Wed Oct 24, 2012, 06:26 PM
n2doc (41,547 posts)
MIT Has Created The Most Slippery Surface By A Factor Of 10,000
MIT scientists have created a new kind of hydrophobic material that is incredibly slippery, beating existing hydrophobic surfaces by a factor of 10,000.
The key to the improved hydrophobic (water-shedding) surface is a combination of microscopic patterning—a surface covered with tiny bumps or posts just 10 um across, about the size of a red blood cell—and a coating of a lubricant, such as oil. The tiny spaces between the posts hold the oil in place through capillary action, the researchers found.
The team discovered that droplets of water condensing on this surface moved 10,000 times faster than on surfaces with just the hydrophobic patterning. The speed of this droplet motion is key to allowing the droplets to fall from the surface so that new ones can form, increasing the efficiency of heat transfer in a power plant condenser, or the rate of water production in a desalination plant.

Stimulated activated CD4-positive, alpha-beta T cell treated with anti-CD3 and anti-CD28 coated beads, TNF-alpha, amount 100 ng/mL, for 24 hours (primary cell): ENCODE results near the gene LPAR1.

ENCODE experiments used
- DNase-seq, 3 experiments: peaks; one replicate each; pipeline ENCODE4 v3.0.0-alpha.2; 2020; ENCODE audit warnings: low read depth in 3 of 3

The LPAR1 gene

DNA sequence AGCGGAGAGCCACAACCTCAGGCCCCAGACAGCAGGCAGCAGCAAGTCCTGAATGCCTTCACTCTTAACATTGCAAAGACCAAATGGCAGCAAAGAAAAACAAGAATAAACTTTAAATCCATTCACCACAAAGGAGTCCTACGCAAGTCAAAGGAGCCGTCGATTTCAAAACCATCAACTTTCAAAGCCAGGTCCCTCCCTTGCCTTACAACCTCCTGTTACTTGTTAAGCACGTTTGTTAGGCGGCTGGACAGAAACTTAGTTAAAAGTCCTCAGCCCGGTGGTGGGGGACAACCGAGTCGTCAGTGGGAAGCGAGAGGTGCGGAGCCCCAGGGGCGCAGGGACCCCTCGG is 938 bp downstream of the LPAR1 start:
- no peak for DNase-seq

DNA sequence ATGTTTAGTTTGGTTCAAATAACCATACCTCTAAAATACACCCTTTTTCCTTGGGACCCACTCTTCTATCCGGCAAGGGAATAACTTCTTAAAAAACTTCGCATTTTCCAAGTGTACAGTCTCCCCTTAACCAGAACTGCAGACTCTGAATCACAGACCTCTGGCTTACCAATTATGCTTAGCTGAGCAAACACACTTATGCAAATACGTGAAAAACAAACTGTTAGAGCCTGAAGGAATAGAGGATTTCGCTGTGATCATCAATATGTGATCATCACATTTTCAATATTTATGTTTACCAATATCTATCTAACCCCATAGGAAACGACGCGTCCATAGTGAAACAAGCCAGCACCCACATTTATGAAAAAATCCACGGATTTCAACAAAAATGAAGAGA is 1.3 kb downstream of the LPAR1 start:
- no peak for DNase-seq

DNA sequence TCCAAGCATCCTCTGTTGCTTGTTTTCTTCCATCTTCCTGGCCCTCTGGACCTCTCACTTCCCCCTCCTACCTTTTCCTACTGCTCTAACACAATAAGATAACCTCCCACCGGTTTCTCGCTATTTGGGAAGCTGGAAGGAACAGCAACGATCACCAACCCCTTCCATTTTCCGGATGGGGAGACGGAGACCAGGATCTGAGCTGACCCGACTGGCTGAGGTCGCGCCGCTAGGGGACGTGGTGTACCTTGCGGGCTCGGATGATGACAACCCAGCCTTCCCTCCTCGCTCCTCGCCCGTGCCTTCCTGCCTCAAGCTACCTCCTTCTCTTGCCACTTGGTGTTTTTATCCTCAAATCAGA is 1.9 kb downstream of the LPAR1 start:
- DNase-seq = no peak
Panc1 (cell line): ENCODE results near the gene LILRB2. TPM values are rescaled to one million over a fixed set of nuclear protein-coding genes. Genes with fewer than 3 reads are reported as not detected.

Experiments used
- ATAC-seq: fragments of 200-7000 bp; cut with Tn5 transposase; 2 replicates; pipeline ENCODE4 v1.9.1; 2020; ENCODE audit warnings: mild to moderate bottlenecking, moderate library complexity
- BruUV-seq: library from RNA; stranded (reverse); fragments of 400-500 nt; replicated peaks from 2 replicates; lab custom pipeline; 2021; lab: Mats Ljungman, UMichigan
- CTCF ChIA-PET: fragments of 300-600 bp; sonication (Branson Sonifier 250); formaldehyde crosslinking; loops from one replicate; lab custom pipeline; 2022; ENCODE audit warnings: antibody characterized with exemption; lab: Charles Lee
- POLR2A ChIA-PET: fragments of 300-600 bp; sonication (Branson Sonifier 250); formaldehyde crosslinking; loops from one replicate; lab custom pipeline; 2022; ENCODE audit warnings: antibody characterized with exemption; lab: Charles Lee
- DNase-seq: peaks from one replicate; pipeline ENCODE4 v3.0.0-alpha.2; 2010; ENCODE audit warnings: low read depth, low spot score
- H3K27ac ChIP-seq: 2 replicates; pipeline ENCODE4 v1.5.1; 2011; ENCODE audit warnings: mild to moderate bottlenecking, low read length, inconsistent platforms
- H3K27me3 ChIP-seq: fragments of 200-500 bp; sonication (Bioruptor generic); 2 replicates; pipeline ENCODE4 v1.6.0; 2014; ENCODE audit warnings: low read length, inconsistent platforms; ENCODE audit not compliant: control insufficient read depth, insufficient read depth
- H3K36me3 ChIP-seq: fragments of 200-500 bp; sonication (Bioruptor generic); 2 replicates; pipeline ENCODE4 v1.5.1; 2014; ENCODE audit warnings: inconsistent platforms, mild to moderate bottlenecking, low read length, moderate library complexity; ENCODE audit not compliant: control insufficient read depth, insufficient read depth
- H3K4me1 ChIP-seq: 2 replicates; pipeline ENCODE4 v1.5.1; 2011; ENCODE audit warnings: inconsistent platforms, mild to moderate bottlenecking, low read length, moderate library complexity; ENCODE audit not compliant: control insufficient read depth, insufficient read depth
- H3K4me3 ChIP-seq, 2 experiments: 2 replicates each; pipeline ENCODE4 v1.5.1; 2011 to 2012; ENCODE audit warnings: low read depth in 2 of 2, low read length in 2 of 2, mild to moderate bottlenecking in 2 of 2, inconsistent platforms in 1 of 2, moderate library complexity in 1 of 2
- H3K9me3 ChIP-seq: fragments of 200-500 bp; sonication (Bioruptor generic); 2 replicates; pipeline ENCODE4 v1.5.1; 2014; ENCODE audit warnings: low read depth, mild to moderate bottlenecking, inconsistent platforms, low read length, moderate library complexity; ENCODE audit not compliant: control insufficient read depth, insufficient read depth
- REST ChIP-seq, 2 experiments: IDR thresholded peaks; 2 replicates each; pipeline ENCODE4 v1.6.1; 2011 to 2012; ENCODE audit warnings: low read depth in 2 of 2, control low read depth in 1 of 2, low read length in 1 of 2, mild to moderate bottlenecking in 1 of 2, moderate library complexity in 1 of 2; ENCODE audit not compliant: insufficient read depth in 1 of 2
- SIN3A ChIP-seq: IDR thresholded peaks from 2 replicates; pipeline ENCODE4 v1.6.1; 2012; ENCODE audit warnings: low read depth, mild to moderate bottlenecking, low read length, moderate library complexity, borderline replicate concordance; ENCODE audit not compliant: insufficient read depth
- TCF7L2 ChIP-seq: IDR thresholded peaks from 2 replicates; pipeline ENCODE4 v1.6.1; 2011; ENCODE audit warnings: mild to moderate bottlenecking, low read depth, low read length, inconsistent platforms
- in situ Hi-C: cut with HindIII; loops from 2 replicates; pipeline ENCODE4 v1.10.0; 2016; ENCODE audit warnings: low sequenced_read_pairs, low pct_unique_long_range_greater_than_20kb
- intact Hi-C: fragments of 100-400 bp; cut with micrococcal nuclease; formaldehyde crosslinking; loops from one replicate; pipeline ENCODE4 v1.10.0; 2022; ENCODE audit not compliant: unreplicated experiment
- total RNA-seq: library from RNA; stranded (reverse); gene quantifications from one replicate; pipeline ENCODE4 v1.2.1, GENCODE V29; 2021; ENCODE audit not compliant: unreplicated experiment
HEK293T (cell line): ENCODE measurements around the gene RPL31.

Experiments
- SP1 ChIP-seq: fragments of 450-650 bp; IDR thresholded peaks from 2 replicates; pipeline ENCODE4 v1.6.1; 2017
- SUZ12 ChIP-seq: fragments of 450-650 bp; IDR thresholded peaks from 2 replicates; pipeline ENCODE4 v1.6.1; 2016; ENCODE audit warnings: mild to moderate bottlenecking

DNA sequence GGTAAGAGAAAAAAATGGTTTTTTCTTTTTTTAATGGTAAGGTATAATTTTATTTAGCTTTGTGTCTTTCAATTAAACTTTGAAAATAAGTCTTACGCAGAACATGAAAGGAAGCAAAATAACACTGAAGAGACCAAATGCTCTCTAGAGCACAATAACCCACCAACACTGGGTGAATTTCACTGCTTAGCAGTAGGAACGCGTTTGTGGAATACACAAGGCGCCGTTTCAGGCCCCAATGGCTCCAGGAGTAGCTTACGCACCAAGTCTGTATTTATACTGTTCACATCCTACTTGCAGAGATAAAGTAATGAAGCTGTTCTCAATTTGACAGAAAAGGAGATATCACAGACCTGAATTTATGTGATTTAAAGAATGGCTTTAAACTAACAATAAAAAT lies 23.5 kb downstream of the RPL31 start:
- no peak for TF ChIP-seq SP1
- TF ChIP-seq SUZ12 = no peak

With this new treatment, "drops can glide on the surface," Varanasi says, floating like pucks on an air-hockey table and looking like hovering UFOs—a behavior Varanasi says he has never seen in more than a decade of work on hydrophobic surfaces. "These are just crazy velocities."
7 replies, 1810 views
Always highlight: 10 newest replies | Replies posted after I mark a forum
Replies to this discussion thread
MIT Has Created The Most Slippery Surface By A Factor Of 10,000 (Original post)
|Cooley Hurd||Oct 2012||#1|
Response to rgbecker (Reply #3)
Wed Oct 24, 2012, 08:15 PM
Confusious (8,317 posts)
5. You sure?
The stuff sounds slippery enough, if you're not careful, to carry you into the middle of the ocean on a gust of wind.